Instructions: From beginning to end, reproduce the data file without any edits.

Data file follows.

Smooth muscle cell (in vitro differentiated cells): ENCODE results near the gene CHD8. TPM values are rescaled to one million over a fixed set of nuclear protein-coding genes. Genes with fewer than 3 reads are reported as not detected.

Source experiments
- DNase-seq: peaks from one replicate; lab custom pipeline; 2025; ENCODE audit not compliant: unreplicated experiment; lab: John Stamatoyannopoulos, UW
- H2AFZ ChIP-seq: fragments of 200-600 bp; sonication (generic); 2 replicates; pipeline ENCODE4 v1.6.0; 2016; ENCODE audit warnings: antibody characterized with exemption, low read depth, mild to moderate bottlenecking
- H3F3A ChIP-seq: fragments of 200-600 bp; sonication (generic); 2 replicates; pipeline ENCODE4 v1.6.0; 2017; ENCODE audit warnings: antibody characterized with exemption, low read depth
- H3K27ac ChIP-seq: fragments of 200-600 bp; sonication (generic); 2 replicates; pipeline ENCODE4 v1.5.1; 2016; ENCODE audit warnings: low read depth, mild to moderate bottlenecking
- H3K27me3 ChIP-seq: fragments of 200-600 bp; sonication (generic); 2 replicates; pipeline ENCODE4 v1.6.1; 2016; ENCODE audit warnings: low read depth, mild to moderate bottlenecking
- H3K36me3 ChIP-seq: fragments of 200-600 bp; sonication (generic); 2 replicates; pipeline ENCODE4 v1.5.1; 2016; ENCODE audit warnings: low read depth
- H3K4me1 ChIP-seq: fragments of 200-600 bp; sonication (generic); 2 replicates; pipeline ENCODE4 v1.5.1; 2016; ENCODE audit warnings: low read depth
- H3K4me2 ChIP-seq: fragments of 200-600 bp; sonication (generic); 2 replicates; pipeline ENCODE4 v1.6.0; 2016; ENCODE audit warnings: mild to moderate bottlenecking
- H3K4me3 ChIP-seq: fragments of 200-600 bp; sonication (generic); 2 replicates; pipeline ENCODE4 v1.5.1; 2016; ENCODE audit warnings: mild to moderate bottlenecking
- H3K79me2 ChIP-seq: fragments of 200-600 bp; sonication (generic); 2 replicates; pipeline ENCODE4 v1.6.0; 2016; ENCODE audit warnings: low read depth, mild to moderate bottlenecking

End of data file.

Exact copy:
Smooth muscle cell (in vitro differentiated cells): ENCODE results near the gene CHD8. TPM values are rescaled to one million over a fixed set of nuclear protein-coding genes. Genes with fewer than 3 reads are reported as not detected.

Source experiments
- DNase-seq: peaks from one replicate; lab custom pipeline; 2025; ENCODE audit not compliant: unreplicated experiment; lab: John Stamatoyannopoulos, UW
- H2AFZ ChIP-seq: fragments of 200-600 bp; sonication (generic); 2 replicates; pipeline ENCODE4 v1.6.0; 2016; ENCODE audit warnings: antibody characterized with exemption, low read depth, mild to moderate bottlenecking
- H3F3A ChIP-seq: fragments of 200-600 bp; sonication (generic); 2 replicates; pipeline ENCODE4 v1.6.0; 2017; ENCODE audit warnings: antibody characterized with exemption, low read depth
- H3K27ac ChIP-seq: fragments of 200-600 bp; sonication (generic); 2 replicates; pipeline ENCODE4 v1.5.1; 2016; ENCODE audit warnings: low read depth, mild to moderate bottlenecking
- H3K27me3 ChIP-seq: fragments of 200-600 bp; sonication (generic); 2 replicates; pipeline ENCODE4 v1.6.1; 2016; ENCODE audit warnings: low read depth, mild to moderate bottlenecking
- H3K36me3 ChIP-seq: fragments of 200-600 bp; sonication (generic); 2 replicates; pipeline ENCODE4 v1.5.1; 2016; ENCODE audit warnings: low read depth
- H3K4me1 ChIP-seq: fragments of 200-600 bp; sonication (generic); 2 replicates; pipeline ENCODE4 v1.5.1; 2016; ENCODE audit warnings: low read depth
- H3K4me2 ChIP-seq: fragments of 200-600 bp; sonication (generic); 2 replicates; pipeline ENCODE4 v1.6.0; 2016; ENCODE audit warnings: mild to moderate bottlenecking
- H3K4me3 ChIP-seq: fragments of 200-600 bp; sonication (generic); 2 replicates; pipeline ENCODE4 v1.5.1; 2016; ENCODE audit warnings: mild to moderate bottlenecking
- H3K79me2 ChIP-seq: fragments of 200-600 bp; sonication (generic); 2 replicates; pipeline ENCODE4 v1.6.0; 2016; ENCODE audit warnings: low read depth, mild to moderate bottlenecking